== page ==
Iceland makes it illegal to pay men more than women

Iceland has become the first country in the world to make it illegal to pay men more than women

Iceland has become the first country in the world to make it illegal to pay men more than women.  

Under the new legislation which passed on Monday, companies and government agencies with more than 25 employees will be required to obtain government certification for their equal pay policies.

Officials had already agreed to end the gender pay gap by 2020. The new, however, would close that gap even sooner by holding companies responsible for equal pay.

Those who fail to demonstrate pay equality will face fines.

“It’s a mechanism to ensure women and men are being paid equally,” Dagny Osk Aradottir Pind, a board member of the Icelandic Women’s Rights Association, told Al Jazeera.

“We have had legislation saying that pay should be equal for men and women for decades now, but we still have a pay gap.”

The law came into effect on Monday, the first day of the year, but Iceland was already considered the world’s most gender-equal country for nine years, according to the World Economic Forum. The group’s Global Gender Gap report found that the country nearly closed more than 70% of its gender gap.  

 “Women have been talking about this for decades, and I really feel that we have managed to raise awareness, and we have managed to get to the point that people realize that the legislation we have had in place is not working, and we need to do something more,” Aradottir Pind said.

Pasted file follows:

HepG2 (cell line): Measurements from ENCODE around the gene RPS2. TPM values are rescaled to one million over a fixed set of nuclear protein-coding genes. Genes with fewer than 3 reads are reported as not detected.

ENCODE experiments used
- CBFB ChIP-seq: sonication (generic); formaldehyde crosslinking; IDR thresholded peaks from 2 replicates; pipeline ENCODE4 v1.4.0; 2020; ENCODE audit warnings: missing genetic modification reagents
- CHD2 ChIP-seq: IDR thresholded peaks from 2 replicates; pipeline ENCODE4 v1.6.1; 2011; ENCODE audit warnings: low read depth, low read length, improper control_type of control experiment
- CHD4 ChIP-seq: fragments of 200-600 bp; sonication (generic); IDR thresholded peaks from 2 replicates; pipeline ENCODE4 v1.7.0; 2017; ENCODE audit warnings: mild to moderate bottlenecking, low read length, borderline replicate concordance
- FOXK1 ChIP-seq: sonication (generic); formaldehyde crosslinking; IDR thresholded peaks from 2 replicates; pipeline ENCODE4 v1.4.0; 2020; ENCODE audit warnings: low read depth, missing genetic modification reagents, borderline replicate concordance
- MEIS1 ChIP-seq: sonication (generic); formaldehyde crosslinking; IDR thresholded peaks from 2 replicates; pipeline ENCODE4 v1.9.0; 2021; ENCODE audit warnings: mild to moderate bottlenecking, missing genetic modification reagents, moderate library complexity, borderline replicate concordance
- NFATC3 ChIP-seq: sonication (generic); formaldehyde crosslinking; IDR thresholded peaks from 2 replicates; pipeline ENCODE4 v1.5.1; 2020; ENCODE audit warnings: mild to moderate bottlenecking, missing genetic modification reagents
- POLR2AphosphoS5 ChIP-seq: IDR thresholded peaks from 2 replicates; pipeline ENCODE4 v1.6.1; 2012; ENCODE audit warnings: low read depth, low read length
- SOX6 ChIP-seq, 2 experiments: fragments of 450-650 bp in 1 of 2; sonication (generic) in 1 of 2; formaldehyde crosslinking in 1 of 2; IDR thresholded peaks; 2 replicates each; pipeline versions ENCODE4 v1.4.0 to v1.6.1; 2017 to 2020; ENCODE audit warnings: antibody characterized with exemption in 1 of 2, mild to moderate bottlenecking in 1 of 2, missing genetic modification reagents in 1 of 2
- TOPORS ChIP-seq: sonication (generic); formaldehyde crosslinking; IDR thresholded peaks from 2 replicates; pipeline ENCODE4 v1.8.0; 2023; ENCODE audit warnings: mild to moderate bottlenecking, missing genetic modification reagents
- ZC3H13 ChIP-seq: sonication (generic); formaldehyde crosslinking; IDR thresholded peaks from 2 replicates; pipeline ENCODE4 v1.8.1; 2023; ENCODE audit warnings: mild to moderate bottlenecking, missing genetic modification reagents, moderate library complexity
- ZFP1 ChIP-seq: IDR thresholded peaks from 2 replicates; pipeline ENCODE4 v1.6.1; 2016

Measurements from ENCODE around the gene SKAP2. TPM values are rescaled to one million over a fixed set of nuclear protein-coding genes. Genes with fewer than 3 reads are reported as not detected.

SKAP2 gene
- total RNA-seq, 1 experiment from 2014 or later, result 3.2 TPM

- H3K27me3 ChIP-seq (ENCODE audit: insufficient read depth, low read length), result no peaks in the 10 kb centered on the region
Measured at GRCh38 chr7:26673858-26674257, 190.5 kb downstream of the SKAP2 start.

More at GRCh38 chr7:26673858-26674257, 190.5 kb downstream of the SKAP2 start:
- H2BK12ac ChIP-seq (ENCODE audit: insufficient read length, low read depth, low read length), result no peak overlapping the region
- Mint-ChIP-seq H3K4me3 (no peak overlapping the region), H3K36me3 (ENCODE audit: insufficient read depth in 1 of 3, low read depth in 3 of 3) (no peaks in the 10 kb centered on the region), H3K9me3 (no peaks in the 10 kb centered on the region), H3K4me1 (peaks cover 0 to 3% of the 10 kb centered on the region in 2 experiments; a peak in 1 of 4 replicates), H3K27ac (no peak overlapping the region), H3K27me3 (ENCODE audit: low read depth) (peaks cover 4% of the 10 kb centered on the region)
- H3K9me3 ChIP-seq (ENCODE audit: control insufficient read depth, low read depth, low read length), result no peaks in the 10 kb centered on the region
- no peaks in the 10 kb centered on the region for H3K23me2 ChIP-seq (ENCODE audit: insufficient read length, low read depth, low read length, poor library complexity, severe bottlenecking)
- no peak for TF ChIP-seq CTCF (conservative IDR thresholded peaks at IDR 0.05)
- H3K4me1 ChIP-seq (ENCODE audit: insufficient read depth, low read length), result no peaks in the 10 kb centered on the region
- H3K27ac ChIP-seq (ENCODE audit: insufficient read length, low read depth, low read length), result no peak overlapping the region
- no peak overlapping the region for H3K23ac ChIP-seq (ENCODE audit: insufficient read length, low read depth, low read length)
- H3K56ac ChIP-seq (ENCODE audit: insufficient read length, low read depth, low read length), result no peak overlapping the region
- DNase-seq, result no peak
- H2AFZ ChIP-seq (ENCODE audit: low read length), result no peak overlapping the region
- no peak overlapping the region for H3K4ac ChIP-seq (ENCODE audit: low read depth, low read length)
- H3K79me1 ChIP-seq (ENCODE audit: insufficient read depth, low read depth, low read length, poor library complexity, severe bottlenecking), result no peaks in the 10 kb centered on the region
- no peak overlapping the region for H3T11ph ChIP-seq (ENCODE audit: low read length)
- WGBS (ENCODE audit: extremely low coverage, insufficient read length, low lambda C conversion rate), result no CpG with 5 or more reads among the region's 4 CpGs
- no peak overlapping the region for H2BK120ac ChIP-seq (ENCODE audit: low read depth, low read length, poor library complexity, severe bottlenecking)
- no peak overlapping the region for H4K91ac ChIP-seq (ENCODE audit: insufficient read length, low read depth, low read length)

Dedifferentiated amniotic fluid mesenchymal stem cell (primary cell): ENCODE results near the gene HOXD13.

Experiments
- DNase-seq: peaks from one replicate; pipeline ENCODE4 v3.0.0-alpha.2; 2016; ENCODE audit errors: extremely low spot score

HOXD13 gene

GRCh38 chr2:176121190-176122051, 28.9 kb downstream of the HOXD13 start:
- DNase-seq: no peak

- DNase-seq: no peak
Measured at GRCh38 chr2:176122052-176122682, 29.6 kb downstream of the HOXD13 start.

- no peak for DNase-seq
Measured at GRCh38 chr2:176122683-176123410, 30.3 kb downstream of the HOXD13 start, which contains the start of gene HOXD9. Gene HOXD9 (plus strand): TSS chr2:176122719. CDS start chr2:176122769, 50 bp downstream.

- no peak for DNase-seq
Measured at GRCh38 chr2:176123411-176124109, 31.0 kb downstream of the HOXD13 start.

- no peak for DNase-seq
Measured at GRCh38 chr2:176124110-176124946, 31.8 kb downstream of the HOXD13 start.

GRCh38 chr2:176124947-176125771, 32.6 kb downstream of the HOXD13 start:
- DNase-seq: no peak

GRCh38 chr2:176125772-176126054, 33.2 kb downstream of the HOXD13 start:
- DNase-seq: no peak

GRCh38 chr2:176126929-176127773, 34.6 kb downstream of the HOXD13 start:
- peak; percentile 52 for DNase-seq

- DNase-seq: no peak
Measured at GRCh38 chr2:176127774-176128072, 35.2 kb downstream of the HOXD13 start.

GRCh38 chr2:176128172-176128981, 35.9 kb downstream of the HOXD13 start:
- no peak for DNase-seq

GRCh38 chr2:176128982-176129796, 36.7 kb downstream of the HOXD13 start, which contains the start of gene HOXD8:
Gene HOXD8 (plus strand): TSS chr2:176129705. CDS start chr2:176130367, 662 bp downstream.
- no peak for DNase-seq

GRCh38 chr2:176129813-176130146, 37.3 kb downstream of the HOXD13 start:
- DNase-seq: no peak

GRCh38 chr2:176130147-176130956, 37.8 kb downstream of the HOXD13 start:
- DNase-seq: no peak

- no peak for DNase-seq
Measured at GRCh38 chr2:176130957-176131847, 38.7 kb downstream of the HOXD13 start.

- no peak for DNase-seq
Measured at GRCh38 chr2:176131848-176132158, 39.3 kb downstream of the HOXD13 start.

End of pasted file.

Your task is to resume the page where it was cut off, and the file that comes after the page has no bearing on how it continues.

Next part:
The legislation was backed by both political parties in the country’s parliament, where women make up 50% of its lawmakers Officials first proposed the new law on International Women’s Day, last March.

“We need to make sure that men and women enjoy equal opportunity in the workplace,” Thorsteinn Viglundsson, equality and social affairs minister, said in March. “It is our responsibility to take every measure to achieve that.”

Iceland's current Prime Minister, Katrin Jakobsdottir
Iceland's current Prime Minister, Katrin Jakobsdottir

It’s no surprise to some that Iceland is the first country to make strides in equal pay. The country not only has a parliament in which half of the legislators are female, but it also has a new female prime minister, Katrin Jakobsdottir.

The country had its first female prime minister, Jóhanna Sigurðardóttir, in 2009 and its first female president in Vigdís Finnbogadóttir in 1980. 

 

 

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